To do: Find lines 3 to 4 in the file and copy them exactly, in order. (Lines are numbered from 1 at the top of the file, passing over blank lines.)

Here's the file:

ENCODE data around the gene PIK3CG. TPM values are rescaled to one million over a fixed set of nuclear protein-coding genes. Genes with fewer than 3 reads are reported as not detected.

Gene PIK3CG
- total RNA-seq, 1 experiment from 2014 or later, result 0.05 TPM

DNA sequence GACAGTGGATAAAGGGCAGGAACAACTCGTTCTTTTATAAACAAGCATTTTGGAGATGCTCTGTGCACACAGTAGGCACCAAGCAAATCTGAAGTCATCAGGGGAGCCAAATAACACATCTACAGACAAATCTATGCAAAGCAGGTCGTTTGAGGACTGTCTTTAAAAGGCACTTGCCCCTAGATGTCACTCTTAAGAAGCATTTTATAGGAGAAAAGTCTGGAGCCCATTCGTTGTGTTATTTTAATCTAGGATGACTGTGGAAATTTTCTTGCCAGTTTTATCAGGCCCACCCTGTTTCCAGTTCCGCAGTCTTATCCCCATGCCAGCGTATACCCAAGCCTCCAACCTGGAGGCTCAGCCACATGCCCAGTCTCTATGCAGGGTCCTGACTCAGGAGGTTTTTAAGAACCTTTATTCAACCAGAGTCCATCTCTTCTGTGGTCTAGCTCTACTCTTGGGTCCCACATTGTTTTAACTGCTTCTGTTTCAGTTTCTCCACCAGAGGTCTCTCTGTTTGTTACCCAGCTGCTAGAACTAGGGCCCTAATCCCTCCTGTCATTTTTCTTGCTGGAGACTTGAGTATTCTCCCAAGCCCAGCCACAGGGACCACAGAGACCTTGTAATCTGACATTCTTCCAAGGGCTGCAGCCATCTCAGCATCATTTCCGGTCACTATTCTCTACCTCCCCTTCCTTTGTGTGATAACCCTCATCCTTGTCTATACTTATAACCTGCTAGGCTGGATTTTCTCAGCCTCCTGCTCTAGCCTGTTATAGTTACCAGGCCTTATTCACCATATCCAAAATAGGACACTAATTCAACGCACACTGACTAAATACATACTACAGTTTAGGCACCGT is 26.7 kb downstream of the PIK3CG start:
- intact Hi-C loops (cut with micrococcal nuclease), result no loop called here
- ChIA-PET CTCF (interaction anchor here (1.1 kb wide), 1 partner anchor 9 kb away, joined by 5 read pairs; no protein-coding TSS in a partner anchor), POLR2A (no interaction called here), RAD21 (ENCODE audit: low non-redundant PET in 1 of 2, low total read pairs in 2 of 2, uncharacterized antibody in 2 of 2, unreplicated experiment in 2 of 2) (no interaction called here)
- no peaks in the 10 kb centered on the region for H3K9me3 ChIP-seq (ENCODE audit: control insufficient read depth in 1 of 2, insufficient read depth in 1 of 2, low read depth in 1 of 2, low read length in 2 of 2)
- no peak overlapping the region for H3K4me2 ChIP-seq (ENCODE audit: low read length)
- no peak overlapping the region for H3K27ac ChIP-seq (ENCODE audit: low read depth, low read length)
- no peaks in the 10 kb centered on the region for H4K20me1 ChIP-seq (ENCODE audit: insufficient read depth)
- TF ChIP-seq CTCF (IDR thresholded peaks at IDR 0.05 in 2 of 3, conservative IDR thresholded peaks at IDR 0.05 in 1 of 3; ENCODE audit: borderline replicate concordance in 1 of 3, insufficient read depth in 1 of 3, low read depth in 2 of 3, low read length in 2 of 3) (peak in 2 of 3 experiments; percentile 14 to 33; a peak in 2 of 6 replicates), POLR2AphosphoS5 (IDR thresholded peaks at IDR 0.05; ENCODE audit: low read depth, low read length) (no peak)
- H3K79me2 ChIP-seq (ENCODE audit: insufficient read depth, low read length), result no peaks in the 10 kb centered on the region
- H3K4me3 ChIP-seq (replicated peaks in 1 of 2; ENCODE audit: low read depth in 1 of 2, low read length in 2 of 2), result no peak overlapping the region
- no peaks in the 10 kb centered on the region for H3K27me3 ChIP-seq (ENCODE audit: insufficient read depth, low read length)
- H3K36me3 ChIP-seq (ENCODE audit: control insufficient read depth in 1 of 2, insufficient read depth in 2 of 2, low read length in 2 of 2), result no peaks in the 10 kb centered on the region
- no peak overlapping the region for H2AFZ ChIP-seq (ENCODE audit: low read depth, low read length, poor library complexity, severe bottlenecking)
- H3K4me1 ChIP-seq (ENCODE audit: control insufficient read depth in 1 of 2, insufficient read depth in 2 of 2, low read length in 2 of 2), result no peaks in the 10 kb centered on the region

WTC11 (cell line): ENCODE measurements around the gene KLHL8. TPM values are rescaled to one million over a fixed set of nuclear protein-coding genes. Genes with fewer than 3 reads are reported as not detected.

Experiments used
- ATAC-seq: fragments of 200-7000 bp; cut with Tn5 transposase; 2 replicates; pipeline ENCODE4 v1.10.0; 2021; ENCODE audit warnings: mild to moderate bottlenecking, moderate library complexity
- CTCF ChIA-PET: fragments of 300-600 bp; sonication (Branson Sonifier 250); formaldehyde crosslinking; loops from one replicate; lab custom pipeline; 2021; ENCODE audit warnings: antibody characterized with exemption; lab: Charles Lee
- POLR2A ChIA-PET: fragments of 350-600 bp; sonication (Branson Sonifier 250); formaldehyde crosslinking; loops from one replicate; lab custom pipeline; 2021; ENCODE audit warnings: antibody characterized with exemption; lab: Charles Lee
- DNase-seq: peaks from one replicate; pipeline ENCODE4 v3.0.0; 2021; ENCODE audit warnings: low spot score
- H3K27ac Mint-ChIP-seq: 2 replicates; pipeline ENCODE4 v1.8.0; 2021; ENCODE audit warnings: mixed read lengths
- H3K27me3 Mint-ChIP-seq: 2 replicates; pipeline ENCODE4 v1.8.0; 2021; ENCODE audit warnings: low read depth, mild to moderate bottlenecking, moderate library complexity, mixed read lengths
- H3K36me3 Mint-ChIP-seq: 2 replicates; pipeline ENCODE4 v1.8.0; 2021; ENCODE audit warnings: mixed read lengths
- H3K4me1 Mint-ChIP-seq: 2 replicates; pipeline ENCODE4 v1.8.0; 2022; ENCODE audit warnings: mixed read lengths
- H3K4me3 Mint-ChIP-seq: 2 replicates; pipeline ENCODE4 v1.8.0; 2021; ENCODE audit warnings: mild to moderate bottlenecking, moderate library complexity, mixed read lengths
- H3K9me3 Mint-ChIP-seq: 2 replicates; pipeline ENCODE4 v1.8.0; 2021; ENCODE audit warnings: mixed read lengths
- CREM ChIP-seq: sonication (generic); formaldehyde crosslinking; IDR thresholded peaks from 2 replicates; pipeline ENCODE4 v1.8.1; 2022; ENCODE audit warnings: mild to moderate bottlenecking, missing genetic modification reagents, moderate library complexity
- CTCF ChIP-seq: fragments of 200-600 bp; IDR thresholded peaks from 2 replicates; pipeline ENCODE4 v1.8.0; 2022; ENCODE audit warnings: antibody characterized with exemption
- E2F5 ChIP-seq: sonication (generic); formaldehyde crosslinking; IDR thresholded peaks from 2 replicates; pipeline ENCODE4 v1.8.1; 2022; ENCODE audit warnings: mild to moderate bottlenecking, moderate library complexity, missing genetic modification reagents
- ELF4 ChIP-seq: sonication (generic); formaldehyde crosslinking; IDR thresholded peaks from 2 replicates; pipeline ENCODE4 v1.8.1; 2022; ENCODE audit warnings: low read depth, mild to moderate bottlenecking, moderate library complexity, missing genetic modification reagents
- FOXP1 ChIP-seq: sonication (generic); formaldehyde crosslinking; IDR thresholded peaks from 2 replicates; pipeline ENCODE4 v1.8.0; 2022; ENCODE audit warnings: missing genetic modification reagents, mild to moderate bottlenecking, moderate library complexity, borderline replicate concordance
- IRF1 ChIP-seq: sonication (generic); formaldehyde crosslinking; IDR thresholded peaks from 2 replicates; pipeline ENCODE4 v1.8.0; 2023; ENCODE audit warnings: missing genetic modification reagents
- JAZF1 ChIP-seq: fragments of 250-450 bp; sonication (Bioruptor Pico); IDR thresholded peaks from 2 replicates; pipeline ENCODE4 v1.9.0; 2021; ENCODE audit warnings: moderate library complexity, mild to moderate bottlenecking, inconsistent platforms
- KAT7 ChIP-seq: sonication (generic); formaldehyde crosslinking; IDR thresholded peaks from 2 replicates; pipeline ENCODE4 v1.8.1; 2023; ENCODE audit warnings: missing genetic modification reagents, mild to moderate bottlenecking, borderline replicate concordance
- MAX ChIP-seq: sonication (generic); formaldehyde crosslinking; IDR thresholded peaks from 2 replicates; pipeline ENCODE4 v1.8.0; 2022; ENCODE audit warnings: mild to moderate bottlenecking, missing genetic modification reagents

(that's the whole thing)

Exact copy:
- total RNA-seq, 1 experiment from 2014 or later, result 0.05 TPM

DNA sequence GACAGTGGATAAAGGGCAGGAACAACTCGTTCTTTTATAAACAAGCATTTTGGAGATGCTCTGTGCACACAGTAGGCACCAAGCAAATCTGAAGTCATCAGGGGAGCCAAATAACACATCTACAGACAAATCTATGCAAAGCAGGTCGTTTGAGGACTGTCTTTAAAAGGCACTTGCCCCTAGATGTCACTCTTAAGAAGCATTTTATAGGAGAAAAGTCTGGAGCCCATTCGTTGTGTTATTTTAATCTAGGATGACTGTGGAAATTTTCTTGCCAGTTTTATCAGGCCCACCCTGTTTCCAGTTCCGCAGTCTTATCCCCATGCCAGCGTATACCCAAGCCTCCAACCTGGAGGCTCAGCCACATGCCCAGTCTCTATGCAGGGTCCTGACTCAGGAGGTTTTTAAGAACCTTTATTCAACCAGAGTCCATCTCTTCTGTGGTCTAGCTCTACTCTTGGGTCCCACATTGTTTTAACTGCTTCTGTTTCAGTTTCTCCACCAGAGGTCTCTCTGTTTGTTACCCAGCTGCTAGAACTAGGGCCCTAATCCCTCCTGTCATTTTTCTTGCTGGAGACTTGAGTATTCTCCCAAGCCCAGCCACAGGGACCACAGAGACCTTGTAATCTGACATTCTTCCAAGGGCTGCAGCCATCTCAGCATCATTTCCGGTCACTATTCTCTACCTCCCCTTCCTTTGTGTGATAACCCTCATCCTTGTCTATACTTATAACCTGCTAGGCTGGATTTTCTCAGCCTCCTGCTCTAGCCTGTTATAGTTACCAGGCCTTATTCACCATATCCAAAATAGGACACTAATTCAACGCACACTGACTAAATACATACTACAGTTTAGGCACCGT is 26.7 kb downstream of the PIK3CG start: